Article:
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Flat front label of wine
Flat front label of wine

M. Chapoutier Hermitage Monier de la Sizeranne 2006

Syrah/Shiraz from Hermitage, Rhone, France
  • RP92
  • WS91
14% ABV
  • JS94
  • WS91
  • WS92
  • RP92
  • W&S90
  • WS94
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  • W&S93
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  • WE90
  • WS94
  • WE92
  • RP90
  • WS91
  • W&S90
  • WE90
  • WS96
  • WS95
  • RP92
  • RP91
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14% ABV

Winemaker Notes

M. Chapoutier's roots in the Rhône date back to 1808, when the family first settled in Tain l'Hermitage. The family purchased a winery owned by Comte Monier de la Sizeranne and over time, acquired a number of excellent vineyards, including some of the oldest in France. M. Chapoutier was the first winery to put Braille on a wine label in 1996. Far from being anecdotic, this symbol draws its origin from the very history of the Hermitage vineyard. Maurice Monier de la Sizeranne, owner of the plot of the Hermitage, la Sizeranne, is also the inventor of the first version of abbreviated Braille. Michel Chapoutier is one of the most highly regarded winemakers in France and since taking over his family firm in 1990 at the age of 26, he has transformed the winery into the leading Rhône producer. The highly sought-after appellation of Hermitage is named after the tiny chapel at its highest point (once home to hermits). Most do not realize Hermitage is comprised of just a few hilltops with very dense terrior. Steep southerly facing terraces with unique microclimates drive rich complexity in the wines. In Hermitage, Syrah achieves its noblest expression and La Sizeranne has become a benchmark wine for the region.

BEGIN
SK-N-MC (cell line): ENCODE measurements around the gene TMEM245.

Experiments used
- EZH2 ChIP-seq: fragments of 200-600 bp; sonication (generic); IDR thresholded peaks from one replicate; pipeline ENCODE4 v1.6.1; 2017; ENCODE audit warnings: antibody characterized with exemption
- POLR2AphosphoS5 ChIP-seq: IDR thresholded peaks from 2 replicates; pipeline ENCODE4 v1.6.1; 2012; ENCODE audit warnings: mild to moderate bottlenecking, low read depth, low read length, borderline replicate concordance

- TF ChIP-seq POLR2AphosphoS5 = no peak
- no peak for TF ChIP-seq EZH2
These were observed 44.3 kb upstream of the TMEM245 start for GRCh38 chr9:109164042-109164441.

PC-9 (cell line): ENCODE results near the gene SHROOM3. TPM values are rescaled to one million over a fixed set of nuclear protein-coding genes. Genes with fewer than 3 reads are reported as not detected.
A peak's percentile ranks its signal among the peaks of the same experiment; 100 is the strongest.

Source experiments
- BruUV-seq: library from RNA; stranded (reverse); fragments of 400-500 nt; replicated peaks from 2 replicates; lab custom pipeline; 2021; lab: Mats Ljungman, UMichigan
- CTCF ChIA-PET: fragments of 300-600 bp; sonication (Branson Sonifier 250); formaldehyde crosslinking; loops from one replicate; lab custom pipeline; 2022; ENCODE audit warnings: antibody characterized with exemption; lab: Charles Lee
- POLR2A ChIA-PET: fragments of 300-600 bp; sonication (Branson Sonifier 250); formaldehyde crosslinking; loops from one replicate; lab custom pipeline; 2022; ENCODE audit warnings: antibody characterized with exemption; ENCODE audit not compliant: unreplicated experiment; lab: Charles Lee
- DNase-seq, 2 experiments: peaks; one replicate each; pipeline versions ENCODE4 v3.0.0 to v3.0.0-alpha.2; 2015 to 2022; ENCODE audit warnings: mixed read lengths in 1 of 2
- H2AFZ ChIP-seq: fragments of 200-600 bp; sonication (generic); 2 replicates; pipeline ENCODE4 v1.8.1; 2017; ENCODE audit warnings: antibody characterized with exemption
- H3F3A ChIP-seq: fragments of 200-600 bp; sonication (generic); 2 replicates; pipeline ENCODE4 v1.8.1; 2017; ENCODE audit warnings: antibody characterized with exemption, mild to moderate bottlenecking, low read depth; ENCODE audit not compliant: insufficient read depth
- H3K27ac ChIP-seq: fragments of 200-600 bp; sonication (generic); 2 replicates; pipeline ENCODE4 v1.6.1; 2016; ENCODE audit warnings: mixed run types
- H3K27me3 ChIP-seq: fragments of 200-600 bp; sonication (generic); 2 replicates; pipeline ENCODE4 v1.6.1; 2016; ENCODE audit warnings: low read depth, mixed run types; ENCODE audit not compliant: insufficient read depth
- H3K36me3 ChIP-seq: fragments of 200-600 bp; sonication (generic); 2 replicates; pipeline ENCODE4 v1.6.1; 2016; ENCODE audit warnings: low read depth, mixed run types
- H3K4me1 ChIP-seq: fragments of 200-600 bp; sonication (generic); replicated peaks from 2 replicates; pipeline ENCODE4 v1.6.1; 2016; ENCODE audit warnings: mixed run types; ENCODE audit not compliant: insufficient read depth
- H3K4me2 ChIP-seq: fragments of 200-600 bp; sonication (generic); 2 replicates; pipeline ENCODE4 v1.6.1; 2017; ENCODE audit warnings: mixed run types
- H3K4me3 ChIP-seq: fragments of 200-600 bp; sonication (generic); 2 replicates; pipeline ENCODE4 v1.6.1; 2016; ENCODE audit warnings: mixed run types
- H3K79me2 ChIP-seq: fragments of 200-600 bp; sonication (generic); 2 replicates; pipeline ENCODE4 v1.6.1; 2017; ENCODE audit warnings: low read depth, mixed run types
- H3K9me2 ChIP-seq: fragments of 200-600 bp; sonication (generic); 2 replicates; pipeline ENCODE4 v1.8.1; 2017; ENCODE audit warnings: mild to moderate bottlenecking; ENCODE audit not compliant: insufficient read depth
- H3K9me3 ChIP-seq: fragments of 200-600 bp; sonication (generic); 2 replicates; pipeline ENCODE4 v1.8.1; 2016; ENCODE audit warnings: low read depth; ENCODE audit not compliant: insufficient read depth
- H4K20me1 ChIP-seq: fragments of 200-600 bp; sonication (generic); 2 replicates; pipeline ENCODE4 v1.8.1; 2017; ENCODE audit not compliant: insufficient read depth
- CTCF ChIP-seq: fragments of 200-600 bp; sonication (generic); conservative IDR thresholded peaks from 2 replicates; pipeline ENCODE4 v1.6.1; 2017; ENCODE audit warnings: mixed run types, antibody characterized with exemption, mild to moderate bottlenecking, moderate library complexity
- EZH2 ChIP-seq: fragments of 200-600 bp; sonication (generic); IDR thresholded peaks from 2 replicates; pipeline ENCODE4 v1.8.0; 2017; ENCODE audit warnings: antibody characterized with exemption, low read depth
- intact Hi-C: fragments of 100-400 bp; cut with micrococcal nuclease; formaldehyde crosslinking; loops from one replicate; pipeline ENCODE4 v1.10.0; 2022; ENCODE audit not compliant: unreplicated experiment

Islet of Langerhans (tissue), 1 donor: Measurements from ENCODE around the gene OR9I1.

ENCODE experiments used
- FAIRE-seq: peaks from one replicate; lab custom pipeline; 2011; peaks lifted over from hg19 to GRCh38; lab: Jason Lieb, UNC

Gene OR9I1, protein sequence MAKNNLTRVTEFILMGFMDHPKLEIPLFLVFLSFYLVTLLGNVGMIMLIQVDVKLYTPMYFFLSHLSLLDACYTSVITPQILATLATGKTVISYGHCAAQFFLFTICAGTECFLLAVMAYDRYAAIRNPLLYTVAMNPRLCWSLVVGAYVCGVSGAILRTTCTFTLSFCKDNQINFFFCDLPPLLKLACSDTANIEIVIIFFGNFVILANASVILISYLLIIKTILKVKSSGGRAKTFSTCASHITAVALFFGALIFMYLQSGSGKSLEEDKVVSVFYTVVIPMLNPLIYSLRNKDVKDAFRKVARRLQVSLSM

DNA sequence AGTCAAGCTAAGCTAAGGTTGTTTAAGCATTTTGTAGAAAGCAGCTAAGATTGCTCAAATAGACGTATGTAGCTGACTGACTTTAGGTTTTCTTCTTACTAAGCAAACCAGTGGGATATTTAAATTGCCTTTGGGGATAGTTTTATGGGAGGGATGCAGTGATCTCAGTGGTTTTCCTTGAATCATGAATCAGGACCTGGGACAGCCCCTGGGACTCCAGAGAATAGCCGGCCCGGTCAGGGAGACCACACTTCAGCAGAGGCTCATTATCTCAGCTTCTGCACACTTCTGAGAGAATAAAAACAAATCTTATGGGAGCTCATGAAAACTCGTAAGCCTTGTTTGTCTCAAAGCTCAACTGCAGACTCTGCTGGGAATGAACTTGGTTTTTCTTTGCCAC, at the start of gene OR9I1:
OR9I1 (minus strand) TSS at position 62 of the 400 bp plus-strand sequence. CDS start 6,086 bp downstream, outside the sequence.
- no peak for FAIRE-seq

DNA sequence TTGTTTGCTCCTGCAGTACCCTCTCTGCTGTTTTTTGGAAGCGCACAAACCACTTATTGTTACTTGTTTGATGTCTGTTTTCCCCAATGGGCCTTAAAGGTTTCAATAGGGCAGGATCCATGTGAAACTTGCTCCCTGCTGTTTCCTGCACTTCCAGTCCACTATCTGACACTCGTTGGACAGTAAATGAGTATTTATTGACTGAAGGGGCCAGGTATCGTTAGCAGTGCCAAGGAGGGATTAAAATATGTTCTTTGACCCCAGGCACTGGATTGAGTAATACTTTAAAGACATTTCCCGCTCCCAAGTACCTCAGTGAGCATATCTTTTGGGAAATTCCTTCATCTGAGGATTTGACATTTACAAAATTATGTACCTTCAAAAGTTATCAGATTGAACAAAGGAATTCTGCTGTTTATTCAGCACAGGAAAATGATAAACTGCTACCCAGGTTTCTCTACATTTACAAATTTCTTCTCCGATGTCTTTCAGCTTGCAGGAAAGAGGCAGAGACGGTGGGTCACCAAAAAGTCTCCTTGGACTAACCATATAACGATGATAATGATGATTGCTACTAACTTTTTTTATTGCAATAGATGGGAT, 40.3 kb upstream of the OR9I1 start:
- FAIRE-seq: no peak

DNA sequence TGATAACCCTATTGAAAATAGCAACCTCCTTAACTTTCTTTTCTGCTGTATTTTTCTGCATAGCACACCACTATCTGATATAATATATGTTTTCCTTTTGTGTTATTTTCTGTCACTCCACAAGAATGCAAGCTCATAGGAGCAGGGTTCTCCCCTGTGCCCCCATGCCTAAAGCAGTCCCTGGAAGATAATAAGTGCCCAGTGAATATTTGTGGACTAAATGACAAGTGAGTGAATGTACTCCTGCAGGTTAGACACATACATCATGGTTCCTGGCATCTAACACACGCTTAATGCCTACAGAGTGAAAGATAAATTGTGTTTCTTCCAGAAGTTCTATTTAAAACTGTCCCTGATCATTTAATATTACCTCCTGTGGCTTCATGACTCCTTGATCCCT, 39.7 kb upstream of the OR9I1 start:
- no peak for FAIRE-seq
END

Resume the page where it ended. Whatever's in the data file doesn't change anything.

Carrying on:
The wine is deep garnet red with purple highlights.

On the nose the wine displays red fruit (raspberry, blackcurrant), with a hint of licorice.

On the palate the wine is round, elegant with soft and concentrated tannins and a long aftertaste of blackcurrant and raspberry.

Critical Acclaim

All Vintages
RP 92
Robert Parker's Wine Advocate
The top-notch 2006 Ermitage La Sizeranne boasts an opaque ruby/purple color along with a sweet bouquet of black raspberries, creme de cassis, acacia flowers, crushed rocks, and subtle wood. Full-bodied, rich, and broad with moderate tannin, good acidity, and a long finish, the 2006 will benefit from 2-4 years of bottle age, and keep for 15+ years.
WS 91
Wine Spectator
A bright, juicy style, with forward raspberry and boysenberry fruit backed by sweet spice and fruitcake hints. The solid, juicy finish has a good graphite edge. Drink now through 2016.
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M. Chapoutier

M. Chapoutier

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M. Chapoutier, Hermitage, Rhone, France
Image of winery
No name is more closely associated with the greatness of the Rhone valley than M. Chapoutier.

The history of the Chapoutier family stretches back to the early nineteenth century when current owner Michel Chapoutier’s great-, great-, great-grandfather Marius purchased an estate and some vineyards in the now famous village of Tain l’Hermitage in the Northern Rhône Valley. Marius Chapoutier made history in the region when he became the first grape grower there to vinify his own fruit. Marius had tasted wines other winemakers produced using his fruit and he realized that something was lost in translation, so to speak. He knew that he owned some of the best growing sites in the appellation and he believed — rightly — that the grapes grown in his vineyards could produce long-lived world-class wines. In a move unusual at the time, he decided that he should make the wine himself. Not only did the quality of the wines increase greatly, but this move provided the capital to expand the Chapoutiers’ already legendary estate.